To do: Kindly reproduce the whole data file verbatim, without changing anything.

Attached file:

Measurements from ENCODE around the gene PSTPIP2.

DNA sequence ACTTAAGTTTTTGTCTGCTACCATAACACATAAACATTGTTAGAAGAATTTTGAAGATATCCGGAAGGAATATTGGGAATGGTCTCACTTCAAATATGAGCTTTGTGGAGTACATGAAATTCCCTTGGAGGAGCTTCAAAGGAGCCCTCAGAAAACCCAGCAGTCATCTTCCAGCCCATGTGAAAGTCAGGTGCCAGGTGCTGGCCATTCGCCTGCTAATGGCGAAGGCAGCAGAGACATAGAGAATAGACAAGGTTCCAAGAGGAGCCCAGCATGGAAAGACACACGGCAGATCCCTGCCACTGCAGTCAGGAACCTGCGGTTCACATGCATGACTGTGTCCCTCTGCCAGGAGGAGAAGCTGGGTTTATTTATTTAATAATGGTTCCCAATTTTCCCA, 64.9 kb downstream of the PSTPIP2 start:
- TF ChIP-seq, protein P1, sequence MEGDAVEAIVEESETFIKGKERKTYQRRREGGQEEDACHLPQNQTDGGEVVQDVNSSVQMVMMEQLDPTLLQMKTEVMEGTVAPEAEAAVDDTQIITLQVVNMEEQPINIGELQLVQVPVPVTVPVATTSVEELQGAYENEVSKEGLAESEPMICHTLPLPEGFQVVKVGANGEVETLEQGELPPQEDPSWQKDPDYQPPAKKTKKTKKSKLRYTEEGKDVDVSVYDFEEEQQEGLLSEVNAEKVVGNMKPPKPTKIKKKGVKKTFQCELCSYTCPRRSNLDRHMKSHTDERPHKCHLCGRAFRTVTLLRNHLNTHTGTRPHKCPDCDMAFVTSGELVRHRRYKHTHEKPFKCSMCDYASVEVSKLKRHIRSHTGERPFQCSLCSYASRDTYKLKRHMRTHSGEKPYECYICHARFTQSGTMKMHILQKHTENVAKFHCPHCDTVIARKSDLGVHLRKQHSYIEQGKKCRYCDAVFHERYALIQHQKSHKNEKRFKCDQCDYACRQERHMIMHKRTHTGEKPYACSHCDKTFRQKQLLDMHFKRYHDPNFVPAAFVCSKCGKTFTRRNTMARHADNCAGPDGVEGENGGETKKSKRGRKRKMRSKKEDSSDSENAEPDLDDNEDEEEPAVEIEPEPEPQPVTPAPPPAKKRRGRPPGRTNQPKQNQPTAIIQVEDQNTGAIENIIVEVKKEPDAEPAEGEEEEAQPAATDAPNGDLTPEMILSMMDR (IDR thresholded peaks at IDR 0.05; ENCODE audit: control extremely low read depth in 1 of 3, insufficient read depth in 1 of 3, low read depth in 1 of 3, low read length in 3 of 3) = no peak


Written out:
Measurements from ENCODE around the gene PSTPIP2.

DNA sequence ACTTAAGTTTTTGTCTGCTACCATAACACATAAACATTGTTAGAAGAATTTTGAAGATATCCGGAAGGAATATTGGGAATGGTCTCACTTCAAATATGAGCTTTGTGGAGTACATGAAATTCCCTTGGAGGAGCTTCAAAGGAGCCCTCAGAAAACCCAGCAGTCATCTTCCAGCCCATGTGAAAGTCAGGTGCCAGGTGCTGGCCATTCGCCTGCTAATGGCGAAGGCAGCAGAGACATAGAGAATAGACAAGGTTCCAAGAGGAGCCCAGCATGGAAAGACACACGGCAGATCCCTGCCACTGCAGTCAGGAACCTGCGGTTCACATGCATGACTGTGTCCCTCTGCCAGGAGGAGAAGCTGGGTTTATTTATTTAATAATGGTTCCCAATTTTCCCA, 64.9 kb downstream of the PSTPIP2 start:
- TF ChIP-seq, protein P1, sequence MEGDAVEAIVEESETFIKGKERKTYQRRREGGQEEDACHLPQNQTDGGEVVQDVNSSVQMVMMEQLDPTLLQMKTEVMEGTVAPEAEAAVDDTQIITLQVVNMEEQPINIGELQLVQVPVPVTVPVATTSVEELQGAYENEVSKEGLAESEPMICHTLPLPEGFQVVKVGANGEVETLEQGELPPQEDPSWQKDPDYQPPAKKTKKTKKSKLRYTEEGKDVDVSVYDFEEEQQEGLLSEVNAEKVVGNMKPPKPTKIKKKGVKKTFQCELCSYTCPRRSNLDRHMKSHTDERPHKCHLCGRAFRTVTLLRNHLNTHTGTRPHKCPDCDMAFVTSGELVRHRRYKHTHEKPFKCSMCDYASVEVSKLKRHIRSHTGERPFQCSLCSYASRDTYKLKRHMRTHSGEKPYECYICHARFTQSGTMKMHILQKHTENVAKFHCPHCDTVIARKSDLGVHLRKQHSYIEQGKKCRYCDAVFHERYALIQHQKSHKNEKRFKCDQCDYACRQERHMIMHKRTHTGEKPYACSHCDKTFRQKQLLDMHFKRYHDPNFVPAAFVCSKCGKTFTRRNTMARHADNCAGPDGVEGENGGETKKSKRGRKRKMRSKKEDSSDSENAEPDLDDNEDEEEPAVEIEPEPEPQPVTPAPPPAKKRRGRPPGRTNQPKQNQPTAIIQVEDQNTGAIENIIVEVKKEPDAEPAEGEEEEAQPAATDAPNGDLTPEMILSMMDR (IDR thresholded peaks at IDR 0.05; ENCODE audit: control extremely low read depth in 1 of 3, insufficient read depth in 1 of 3, low read depth in 1 of 3, low read length in 3 of 3) = no peak